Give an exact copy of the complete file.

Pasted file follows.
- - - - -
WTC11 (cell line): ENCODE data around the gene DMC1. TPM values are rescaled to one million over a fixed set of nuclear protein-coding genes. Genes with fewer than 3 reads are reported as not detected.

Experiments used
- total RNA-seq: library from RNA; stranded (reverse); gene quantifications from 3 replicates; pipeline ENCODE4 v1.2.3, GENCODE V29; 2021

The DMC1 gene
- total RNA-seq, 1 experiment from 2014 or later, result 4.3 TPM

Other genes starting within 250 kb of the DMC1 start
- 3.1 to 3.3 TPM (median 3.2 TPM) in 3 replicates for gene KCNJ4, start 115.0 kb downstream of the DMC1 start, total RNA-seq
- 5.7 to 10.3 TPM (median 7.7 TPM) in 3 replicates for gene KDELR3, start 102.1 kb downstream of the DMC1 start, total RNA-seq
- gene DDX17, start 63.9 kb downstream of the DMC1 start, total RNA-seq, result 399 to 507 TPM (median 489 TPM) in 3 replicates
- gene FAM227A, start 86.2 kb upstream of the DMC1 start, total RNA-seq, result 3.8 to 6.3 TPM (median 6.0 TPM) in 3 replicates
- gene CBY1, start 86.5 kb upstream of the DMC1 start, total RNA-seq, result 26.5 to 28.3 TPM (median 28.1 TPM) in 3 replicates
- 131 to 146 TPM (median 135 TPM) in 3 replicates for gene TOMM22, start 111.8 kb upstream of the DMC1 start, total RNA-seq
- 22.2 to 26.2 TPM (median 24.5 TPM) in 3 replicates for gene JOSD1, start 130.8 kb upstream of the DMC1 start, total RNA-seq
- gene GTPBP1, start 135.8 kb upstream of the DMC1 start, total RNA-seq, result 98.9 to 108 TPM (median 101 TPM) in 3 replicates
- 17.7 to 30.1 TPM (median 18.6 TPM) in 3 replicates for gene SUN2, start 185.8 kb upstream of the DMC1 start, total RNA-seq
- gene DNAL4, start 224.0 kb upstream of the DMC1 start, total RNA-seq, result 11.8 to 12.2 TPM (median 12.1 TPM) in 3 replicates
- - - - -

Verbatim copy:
WTC11 (cell line): ENCODE data around the gene DMC1. TPM values are rescaled to one million over a fixed set of nuclear protein-coding genes. Genes with fewer than 3 reads are reported as not detected.

Experiments used
- total RNA-seq: library from RNA; stranded (reverse); gene quantifications from 3 replicates; pipeline ENCODE4 v1.2.3, GENCODE V29; 2021

The DMC1 gene
- total RNA-seq, 1 experiment from 2014 or later, result 4.3 TPM

Other genes starting within 250 kb of the DMC1 start
- 3.1 to 3.3 TPM (median 3.2 TPM) in 3 replicates for gene KCNJ4, start 115.0 kb downstream of the DMC1 start, total RNA-seq
- 5.7 to 10.3 TPM (median 7.7 TPM) in 3 replicates for gene KDELR3, start 102.1 kb downstream of the DMC1 start, total RNA-seq
- gene DDX17, start 63.9 kb downstream of the DMC1 start, total RNA-seq, result 399 to 507 TPM (median 489 TPM) in 3 replicates
- gene FAM227A, start 86.2 kb upstream of the DMC1 start, total RNA-seq, result 3.8 to 6.3 TPM (median 6.0 TPM) in 3 replicates
- gene CBY1, start 86.5 kb upstream of the DMC1 start, total RNA-seq, result 26.5 to 28.3 TPM (median 28.1 TPM) in 3 replicates
- 131 to 146 TPM (median 135 TPM) in 3 replicates for gene TOMM22, start 111.8 kb upstream of the DMC1 start, total RNA-seq
- 22.2 to 26.2 TPM (median 24.5 TPM) in 3 replicates for gene JOSD1, start 130.8 kb upstream of the DMC1 start, total RNA-seq
- gene GTPBP1, start 135.8 kb upstream of the DMC1 start, total RNA-seq, result 98.9 to 108 TPM (median 101 TPM) in 3 replicates
- 17.7 to 30.1 TPM (median 18.6 TPM) in 3 replicates for gene SUN2, start 185.8 kb upstream of the DMC1 start, total RNA-seq
- gene DNAL4, start 224.0 kb upstream of the DMC1 start, total RNA-seq, result 11.8 to 12.2 TPM (median 12.1 TPM) in 3 replicates